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Tax Breaks Every Small Business Should Know

Tax Breaks Every Small Business Should Know

Starting a new company or maintaining an established business alive can be difficult in the current economic climate. One source estimates that within four years of opening, there is a 50 percent risk of a new company failing. As if the fear we’re not enough, entrepreneurs have to contend with complicated tax codes as well.

Fortunately, in 2010, policymakers made several favorable changes to the tax conditions facing company owners. They followed up with further changes to the tax conditions facing corporations in 2015 while extending some of the 2010 tax breaks.

Here is a list of some of the most relevant reforms made in 2015, as well as a look at some 2010 tax credits that have been carried over:

2015 and 2016 New Tax Breaks

The tax credits available in 2015 and 2016 to small businesses are essentially identical to those given in previous years. Some changes in eligibility and write-off thresholds have, however, occurred. Some of these may help small business owners significantly. While others, particularly change to Section 179, maybe a cause for concern among some entrepreneurs.

Section 179 changes

In the past, small businesses were permitted to write off eligible purchases of equipment worth as much as $500,000. The incentive expired at the end of 2014, meaning the allowable deduction amount immediately drops to $25,000 (toward qualifying transactions worth $200,000). Lawmakers have agreed to extend the deduction in recent years, but the fate of what will be allowed under Section 179 next year remains uncertain. However, for those organizations that do not operate in a calendar year, it might still be possible to take advantage of the maximum $500,000 cap. It is complex, in other words. Concerning what is and is not deductible in 2015 under Section 179, it is best for a business owner to consult his or her tax advisor.

Business Mileage

When completing their taxes, smart business owners have long written off the expense of business mileage. Companies must operate less than five cars, no large fleets allowed in order to apply for this deduction, and cannot seek section 179 deductions on vehicles. The mileage credit for 2015 rose to 57.5 cents per mile up from 56 cents per mile in 2014. This change in mileage deductions may have a big effect on organizations that incur large travel expenses. Opting to subtract the regular mileage rate ensures that company owners are unable to deduct operating costs such as maintenance, fuel, and registration fees for automobiles. Those are taken into account in the 57.5 cent deduction.

Incentives Depreciation

Bonus spending enables all firms to subtract a portion of investment costs immediately instead of delaying them by depreciation. Bonus depreciation was extended to 100 percent at the height of the recent recession. Sadly, incentive depreciation caps were lowered to 50 percent a few years back, which is where they remain. The good news is that 50 percent is still more appealing than the 30 percent that was acceptable when incentive depreciation was first implemented.

Also Read : Business Loan Requirements, A Complete Checklist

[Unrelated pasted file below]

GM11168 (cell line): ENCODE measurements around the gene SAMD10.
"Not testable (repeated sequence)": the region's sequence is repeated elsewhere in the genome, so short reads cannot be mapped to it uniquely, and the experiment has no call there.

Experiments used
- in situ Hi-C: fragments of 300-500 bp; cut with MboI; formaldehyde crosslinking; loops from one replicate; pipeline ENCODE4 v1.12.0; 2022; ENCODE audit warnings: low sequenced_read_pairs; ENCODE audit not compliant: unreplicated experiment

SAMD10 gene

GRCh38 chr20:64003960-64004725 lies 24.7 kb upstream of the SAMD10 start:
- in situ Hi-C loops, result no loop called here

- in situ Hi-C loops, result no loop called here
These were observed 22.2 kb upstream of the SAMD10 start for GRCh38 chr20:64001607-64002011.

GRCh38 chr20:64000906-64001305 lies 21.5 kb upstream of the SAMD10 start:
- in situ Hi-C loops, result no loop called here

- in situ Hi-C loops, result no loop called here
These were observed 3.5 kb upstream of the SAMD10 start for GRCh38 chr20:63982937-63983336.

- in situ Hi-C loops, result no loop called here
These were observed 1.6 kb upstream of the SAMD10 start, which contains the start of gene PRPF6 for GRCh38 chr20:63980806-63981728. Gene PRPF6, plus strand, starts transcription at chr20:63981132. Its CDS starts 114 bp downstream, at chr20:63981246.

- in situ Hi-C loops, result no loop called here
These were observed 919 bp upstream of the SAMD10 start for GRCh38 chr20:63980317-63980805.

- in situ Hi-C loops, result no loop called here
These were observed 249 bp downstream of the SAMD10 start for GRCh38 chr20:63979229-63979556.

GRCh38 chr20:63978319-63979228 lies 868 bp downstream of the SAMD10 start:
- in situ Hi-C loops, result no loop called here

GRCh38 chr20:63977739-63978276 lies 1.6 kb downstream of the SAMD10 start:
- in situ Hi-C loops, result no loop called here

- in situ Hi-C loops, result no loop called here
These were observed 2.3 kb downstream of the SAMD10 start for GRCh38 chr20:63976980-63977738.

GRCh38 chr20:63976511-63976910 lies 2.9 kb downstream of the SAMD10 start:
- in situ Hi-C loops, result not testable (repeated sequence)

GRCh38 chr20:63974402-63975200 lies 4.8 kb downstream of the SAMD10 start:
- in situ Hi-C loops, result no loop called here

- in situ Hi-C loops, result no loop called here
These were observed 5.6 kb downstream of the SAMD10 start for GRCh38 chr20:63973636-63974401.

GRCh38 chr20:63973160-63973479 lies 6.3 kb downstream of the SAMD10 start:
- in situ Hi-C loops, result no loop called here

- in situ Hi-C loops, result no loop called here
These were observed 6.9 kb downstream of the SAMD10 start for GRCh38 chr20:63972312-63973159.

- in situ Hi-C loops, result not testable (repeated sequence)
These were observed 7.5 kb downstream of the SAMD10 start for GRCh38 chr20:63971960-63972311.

Options for Small Business Health Programs

The Small Business Health Options Program also referred to as the SHOP Marketplace, allows small business owners to take advantage of tax breaks of up to 50% of the cost of the health insurance they give workers. It is also possible to subtract such premium expenses not protected by the program’s tax credit. The SHOP Marketplace, initially planned to be available in 2013, was postponed until the open enrollment period for the Patient Protection and Affordable Care Act was introduced in 2015. The SHOP was open that year for organizations with 50 or fewer full-time equivalent workers. In 2016, the scope of the initiative will expand to include organizations with 100 or fewer full-time workers.

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Tax Incentive Audit Benefit Cash Payment Income Concept

Tax breaks from 2010 are still in place

The small Businesses interest deduction

From time to time, many company owners find themselves having to take out business loans to keep their operations on track. The good news for small business owners needing rapid capital infusions is that interest on business loans can be deductible, depending on the circumstance. With your tax solicitor, this can be checked.

Also Read: Key Steps to a Successful Business Loan Approval

Depreciation and Mobile Phones

In 2010, the federal government agreed that mobile phones had become almost as important as landline service to companies. Thus, not only the cost of mobile phones but also the cost of phone depreciation is included in the 2010 Small Business Jobs Act. Eventually, this alteration was made permanent. A depreciation of seven years

Tax Deductions for start-up Businesses available

According to U.S Small Business Administration, the deductible start-up costs include the cost of “investigating” the formation of a corporation and the cost of “getting a business ready to operate.” As of 2015, the deductible start-up costs are not as large as they were in 2010.

At that time, the provisions of the Small Business Jobs Act allowed start-up owners who invested up to $60,000 to deduct expenditures of up to $10,000. Today, the start-up expense limit is $50,000, with company owners authorized in the first year to subtract up to $5,000. Company owners with start-up expenses in excess of $55,000 for their first year do not receive the $5,000 deduction.